05 Docks

So, I fish a boat hook out of the water and use it to hook a bottle which I stuff into the chimney of the watchman’s house. While he’s smoked out of his hut I pop up, super surreptitiously through the huge hatch in the floor of his cabin and nick the dog bikkits, use them to lure the watch dog out onto a hinged platform and then drop him in the water. Well, aren’t I heartless? I’m happy to say the dog swims away, rather than drowning, and so I slither over the chain-link fence and pootle on towards the warehouse. More ninjing! Because no one can see me when I’m being super stealthy, right?

06 Subtle as

Subtlety abound…

Luckily, years of dungeon-hacking has taught me to avoid the thing the game wants you to interact with next til you’ve examined absolutely everything else. I gather if you do this warehouse bit wrong, you can just get shot or die or whatever. I find the barrel pulley system on the roof before I knock on the door, so I manage to avoid that misfortune – particularly since I assume this game only saves on chapter changes and I really don’t want to have to go through all the palaver with the dog again. So I knock on the door, piss the guard off so he unlocks and comes out to teach me a lesson, at which point I scamper up to the roof and knock him in the water by swinging a barrel into him. He and the dog can make friends.

Inside the warehouse I snaffle a key from a desk drawer, release a little dude from some manacles and scoot up in the lift to the upper levels of the warehouse. Here a very hard to find light-switch must be switched on in order to go any further, and that literally took me five minutes of careful scrolling all across the screen to find, (ten minutes if you include me shouting at the television and going to make lunch). So, the light reveals marks on the floor that leads me to a secret door, behind which I find Nico, being stared down by a little carving of Tezcatlipoca; (I guess that’s where the ‘smoking mirror’ part comes in, then?) Together we raid the room for useful items, hitch a huge Mayan statue to a pulley using the rope Nico was tied up with, winch it up and swing it toward the loading doors to smash them open, using the manacles to swing down across the docks using a cable like a zip line, and vanish into the night. Isn’t this exciting?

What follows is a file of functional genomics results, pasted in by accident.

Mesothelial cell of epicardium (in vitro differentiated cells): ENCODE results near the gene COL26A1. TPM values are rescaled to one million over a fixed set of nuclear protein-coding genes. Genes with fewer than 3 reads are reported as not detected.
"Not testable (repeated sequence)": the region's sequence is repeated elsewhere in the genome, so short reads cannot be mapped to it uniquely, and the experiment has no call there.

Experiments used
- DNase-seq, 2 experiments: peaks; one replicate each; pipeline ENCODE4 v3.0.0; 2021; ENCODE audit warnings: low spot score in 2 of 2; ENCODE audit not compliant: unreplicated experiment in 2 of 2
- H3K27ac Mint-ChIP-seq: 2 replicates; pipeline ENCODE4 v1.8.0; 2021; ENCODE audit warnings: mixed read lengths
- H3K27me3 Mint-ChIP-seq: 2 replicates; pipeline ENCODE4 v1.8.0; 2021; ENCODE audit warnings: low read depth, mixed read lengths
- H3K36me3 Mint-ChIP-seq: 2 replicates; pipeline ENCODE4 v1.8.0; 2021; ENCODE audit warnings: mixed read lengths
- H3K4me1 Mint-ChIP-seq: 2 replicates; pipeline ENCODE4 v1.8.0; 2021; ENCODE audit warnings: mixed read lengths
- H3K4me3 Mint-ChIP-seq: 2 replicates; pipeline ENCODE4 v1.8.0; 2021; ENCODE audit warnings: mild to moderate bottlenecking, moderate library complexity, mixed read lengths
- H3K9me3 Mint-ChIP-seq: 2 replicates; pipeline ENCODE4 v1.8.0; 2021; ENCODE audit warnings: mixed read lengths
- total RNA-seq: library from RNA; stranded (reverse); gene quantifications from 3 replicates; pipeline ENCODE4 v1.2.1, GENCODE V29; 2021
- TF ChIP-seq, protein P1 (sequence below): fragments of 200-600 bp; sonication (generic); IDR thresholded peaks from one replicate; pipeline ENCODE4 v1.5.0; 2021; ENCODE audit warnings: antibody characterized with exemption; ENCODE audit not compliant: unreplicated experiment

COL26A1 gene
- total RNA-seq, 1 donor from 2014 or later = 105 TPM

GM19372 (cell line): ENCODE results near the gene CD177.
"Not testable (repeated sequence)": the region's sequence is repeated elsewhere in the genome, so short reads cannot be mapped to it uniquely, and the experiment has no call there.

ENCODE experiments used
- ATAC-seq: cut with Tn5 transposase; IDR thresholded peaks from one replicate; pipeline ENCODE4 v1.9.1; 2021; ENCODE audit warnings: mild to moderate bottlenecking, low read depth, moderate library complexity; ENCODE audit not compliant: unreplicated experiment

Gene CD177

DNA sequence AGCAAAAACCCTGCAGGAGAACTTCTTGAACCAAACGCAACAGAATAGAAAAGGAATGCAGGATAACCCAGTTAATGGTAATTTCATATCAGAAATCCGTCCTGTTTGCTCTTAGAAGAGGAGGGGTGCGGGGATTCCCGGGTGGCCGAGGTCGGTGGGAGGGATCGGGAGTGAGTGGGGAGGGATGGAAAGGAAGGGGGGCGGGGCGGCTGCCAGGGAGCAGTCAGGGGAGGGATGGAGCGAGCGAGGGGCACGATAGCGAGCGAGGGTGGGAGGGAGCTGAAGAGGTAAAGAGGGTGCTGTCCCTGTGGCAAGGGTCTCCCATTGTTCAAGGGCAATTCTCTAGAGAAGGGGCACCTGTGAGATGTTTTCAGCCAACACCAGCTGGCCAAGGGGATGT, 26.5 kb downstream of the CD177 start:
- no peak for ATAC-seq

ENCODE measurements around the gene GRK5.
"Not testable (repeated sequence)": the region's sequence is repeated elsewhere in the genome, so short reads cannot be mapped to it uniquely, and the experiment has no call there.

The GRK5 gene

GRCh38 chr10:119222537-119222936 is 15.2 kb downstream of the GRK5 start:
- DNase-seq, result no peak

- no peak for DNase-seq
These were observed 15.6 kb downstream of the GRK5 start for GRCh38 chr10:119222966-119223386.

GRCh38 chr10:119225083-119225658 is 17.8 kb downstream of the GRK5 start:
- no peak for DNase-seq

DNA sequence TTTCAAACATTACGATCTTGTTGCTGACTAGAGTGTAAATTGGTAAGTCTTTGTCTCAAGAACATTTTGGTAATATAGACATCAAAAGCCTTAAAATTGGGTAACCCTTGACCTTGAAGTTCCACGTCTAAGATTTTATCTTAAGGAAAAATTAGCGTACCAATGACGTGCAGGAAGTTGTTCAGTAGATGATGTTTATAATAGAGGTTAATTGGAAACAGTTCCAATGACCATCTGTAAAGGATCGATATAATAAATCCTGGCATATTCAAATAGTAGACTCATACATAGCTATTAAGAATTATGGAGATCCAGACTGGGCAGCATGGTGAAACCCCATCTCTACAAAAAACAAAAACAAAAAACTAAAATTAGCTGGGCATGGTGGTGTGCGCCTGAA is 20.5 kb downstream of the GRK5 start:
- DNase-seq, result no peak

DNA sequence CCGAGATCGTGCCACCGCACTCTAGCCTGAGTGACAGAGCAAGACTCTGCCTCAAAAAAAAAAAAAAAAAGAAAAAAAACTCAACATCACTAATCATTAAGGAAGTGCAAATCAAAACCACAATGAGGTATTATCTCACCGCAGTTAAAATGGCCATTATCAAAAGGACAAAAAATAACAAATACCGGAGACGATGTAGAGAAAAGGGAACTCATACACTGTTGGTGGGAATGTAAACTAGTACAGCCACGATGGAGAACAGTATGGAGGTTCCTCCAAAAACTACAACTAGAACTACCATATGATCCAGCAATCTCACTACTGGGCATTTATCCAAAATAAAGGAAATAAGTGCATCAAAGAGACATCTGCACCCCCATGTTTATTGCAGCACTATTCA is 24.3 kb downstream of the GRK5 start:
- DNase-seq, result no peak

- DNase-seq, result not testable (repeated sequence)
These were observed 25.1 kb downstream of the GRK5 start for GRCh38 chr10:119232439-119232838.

07 Breaking out

Such a vandal!

After a brief cut scene back in the gallery, though, we’re taken to Quaramonte which is a bright daytime vista with yellows and blues and greens and sunshine and pleasecanIpleasehavemygrubbynighttimedocksback? …please? Ah well. It’s not pretty, but it is a bit easier to look for clickable things, I suppose!

There’s, like, a hundred and one characters to question here, so I pootle around chatting to everyone and their dog – and half of them are wearing the exact same shade of green – must be in season. I pimp my girlfriend to the sleazy general, and a character from a previous game, Pearl, to the deputy so I can sneak a peek at the geological survey map in the office, in order to persuade Conchita Garcia from the mining company that the archaeologist is in cahoots with the general and are probably responsible for blowing up her mine. In return for this info she gives me a detonator to break a local agitator out from the prison. Bish bash bosh!

Renaldo: “For a lovely lady, I would go to the ends of the earth.

For you, I will go as far as the pyramids and back.”

Burned. So, we break the guy out of jail not, after all that, with explosives, but simply by yanking the bars and half the wall out with a rope tied to a truck (simples, no?) – but not before I get held at gunpoint and thrown into a jail cell. Good thing we already arranged to breach this baby, eh? There’s also a creepy-as-fuck side scene back at the general’s apartment with Nico. Sleaze sleaze sleaze. Eugh. So uncomfortable. Aside from the creepy guy sneaking across the sofa towards Nico, drooling at her, there’s porn on the tv and skeezy music. Thank you, Revolution, I so needed that.

08 Sleazy mcsleazerson

Yes, those are tits on the tv. Bouncing ones.

I decided not to treat you to the crotch shot.

With Miguel rescued, we hop on a boat to head upriver into the jungle towards the dig site, and I’m treated to another pretty night scene which ends with me getting exploded by a helicopter. Yay me!

09 Boom

And it was such a peaceful evening…

Washed up on the shore, alone, I hear church music in the jungle, set fire to a treehouse, speak to a priest who accidentally knocked up half the natives, get sent in search of a gnarly root to save the unconscious Nico and persuade the locals to let me into their village with a gift of dog bikkits to their shaman. This isn’t at all demeaning… >.> I even get to sit down with the shaman and get treated to some local lore about the Jaguar Stone (that thing I’ve been carrying about since the beginning).

10 Mayan lore

I have to admit, at this point I’m amazed I got so far but I’m running out of energy now, so I think I’ll leave it there. But hey, I didn’t die, right?

Right. Up next is Deathtrap Dungeon! (Where I will most definitely die.)